I also want to draw the link between the fact that tens of thousands of Tasmanians live in poverty and we have a widening divide between those who have enough to get by and those who have far too little. Poverty, research tells us, increases cortisol levels in our brains, we become very stressed and we can make bad decisions. If you are a parent, those bad decisions can have a life-long impact on your children and extensively limit their capacity to have a good life and to fulfil their potential.

We have to tackle poverty, and there was too little discussion of it during the last state election campaign. Frankly, I have had a gutful of government ministers getting up in here and telling us how wonderful things are in Tasmania and talking about this economic sunshine which is not being felt by at least 30 000 Tasmanians.

Let us have some more honesty about the lives that are being lived out there in the community, from people who cannot get enough work, do not have a job or cannot find a secure rental. We have families who cannot pay the rent and, if they pay the rent, they cannot buy the groceries they need.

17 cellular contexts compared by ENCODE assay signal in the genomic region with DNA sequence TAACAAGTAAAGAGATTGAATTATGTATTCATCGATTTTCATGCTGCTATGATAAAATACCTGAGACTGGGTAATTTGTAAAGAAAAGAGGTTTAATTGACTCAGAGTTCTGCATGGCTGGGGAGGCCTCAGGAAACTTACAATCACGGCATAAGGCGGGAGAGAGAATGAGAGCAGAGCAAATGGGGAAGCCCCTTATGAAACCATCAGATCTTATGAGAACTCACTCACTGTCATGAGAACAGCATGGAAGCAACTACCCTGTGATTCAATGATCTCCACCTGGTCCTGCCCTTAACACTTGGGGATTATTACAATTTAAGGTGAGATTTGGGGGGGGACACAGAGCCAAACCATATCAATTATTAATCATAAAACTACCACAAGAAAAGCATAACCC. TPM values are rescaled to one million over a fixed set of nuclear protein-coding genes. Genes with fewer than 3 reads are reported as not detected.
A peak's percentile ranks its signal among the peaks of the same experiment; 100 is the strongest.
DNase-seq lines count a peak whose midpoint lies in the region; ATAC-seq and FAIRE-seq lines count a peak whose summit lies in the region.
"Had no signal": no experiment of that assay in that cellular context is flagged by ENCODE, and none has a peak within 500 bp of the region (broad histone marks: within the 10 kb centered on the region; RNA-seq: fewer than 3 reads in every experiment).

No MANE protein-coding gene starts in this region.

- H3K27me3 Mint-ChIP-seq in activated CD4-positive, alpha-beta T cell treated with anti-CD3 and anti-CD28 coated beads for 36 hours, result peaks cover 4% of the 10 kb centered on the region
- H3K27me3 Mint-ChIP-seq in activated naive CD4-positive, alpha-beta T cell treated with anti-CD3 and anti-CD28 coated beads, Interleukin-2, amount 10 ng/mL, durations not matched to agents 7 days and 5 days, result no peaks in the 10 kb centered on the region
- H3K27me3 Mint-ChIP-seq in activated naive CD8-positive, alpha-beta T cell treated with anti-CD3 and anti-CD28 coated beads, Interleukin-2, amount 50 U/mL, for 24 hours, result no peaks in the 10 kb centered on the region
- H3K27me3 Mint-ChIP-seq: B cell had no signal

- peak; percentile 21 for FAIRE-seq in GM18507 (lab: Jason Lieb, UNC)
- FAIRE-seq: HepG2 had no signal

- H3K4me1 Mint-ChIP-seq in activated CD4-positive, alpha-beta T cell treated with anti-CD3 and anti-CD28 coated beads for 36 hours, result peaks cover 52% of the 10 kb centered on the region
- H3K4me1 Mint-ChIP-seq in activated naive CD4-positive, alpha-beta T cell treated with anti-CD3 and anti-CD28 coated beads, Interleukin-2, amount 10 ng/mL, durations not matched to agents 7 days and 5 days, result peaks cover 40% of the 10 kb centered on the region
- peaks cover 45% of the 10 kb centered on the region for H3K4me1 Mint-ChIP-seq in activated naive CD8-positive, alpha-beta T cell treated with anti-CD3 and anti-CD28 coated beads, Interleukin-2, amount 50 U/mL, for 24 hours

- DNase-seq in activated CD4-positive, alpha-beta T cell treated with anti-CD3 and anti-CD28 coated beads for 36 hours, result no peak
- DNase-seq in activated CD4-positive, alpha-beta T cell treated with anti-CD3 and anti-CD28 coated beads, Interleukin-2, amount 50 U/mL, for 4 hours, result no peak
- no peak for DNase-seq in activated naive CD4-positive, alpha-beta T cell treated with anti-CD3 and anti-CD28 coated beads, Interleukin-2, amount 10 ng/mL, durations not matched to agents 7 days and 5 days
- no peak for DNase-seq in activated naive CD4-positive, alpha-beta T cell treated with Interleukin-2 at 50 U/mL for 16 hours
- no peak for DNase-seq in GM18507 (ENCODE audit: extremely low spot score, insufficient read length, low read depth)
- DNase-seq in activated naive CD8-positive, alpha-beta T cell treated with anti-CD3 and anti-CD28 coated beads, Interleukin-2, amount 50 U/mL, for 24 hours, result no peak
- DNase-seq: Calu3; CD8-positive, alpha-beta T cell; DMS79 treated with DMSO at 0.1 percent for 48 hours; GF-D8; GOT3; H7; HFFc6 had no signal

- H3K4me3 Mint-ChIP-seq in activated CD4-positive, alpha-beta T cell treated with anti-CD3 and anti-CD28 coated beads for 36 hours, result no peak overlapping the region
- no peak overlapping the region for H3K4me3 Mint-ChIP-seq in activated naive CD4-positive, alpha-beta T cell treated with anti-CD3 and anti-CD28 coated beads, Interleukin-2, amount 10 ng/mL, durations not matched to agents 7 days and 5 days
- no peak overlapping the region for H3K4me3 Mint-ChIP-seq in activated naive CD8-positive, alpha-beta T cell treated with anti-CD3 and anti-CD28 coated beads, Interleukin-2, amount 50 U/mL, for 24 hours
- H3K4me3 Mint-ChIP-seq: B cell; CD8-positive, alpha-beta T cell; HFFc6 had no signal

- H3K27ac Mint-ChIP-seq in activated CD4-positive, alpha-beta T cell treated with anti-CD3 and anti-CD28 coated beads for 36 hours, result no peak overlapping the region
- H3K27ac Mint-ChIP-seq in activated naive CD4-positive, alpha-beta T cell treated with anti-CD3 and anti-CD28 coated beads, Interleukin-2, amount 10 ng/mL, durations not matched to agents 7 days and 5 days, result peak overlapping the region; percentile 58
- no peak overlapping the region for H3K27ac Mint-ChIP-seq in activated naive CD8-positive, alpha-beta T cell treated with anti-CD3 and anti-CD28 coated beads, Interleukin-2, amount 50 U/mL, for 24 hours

Every member of this place has constituents who have got in touch with them to say 'my real estate agent is putting up my rent by $50 a week and I am on a pension', or 'my real estate agent is putting up my rent by $120 a week and I am on a low income'. That is happening right across the state, in the major centres and in our towns.

More empathy is required from government ministers when they get to their feet and read out their prepared answer, provided to them by the department and touched up in the ministerial office, that paints this rosy picture of life in Tasmania during a pandemic.

We heard this morning, from the contribution from Ms Finlay and Dr Woodruff, about how many small business operators are struggling and how at the margins of survivability they are. This is a story being told right across the state. People have lost jobs, they have lost hours, their rent has gone up and the price of food is going up. I am sick of hearing from the Premier and from other government ministers how terrific it all is. It is not.